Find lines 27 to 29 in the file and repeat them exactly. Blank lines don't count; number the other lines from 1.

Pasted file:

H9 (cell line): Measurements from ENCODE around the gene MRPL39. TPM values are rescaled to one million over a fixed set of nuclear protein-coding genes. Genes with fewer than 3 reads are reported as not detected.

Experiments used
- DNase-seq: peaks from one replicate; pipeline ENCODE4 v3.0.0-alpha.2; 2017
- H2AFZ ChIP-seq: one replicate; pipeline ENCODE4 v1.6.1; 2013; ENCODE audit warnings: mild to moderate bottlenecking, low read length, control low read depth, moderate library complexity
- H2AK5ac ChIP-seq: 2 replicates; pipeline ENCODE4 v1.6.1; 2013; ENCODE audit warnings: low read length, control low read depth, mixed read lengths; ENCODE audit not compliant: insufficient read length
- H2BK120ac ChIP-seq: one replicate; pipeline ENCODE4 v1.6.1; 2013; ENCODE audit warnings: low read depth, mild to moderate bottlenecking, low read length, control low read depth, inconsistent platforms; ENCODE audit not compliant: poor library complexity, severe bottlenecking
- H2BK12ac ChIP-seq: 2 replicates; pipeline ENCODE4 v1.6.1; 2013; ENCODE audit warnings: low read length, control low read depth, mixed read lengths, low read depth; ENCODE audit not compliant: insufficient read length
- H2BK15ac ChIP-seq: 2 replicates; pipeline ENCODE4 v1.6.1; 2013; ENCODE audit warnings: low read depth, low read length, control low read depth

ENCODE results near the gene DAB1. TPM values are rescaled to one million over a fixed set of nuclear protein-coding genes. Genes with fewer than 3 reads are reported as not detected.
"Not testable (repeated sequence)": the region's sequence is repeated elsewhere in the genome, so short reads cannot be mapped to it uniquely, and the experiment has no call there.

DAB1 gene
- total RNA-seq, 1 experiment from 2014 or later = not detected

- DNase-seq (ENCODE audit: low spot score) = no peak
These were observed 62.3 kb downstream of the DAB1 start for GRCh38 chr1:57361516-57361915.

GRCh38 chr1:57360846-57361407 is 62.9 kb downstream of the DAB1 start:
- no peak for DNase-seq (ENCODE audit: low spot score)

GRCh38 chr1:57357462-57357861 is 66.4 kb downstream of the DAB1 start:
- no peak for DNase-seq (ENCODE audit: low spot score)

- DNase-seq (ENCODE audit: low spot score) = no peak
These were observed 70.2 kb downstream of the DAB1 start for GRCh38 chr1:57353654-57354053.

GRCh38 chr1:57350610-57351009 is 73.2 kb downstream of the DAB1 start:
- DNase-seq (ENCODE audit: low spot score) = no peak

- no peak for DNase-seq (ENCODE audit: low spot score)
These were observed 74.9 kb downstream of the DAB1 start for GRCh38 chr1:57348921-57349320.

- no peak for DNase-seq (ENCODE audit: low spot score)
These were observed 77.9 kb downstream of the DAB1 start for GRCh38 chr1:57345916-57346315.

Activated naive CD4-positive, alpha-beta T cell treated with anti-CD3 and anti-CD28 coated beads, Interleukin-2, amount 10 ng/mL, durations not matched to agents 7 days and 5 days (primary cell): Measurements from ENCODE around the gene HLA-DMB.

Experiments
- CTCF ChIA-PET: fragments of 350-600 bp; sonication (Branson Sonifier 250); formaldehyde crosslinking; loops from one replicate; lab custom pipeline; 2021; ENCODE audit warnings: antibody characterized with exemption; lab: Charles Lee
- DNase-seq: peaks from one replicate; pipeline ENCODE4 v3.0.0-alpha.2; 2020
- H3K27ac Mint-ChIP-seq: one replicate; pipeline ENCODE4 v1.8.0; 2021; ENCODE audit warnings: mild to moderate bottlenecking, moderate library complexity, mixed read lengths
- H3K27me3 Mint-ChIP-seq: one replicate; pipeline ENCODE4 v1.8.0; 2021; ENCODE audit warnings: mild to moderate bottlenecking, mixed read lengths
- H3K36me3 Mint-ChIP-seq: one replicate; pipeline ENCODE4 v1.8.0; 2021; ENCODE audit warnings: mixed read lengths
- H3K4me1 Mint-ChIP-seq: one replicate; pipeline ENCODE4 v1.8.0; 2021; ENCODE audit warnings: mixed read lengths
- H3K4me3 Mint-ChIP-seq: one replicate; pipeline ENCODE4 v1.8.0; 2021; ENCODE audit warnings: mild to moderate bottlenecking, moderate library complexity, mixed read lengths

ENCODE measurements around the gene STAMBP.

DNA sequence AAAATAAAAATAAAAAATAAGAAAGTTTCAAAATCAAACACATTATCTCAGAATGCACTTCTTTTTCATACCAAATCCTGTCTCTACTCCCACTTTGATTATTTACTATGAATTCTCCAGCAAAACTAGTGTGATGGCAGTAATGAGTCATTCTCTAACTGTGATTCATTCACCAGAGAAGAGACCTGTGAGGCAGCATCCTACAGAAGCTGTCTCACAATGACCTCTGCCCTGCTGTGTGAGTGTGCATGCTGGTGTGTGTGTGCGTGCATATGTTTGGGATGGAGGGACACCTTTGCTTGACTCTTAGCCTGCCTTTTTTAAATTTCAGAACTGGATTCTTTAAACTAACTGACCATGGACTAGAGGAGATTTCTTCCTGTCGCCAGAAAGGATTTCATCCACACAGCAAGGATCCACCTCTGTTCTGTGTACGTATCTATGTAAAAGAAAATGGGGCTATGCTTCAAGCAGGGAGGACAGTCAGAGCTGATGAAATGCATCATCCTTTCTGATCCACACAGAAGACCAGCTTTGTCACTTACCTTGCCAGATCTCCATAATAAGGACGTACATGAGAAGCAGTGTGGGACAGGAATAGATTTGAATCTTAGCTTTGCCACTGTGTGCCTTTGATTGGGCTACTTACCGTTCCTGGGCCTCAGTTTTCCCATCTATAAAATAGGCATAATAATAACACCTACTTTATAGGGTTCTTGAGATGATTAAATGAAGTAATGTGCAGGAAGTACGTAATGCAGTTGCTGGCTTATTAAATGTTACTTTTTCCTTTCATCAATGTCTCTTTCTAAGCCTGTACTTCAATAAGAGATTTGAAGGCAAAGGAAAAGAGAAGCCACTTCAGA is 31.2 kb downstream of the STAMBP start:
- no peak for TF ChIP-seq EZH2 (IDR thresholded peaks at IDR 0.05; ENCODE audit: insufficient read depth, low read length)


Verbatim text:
Activated naive CD4-positive, alpha-beta T cell treated with anti-CD3 and anti-CD28 coated beads, Interleukin-2, amount 10 ng/mL, durations not matched to agents 7 days and 5 days (primary cell): Measurements from ENCODE around the gene HLA-DMB.

Experiments
- CTCF ChIA-PET: fragments of 350-600 bp; sonication (Branson Sonifier 250); formaldehyde crosslinking; loops from one replicate; lab custom pipeline; 2021; ENCODE audit warnings: antibody characterized with exemption; lab: Charles Lee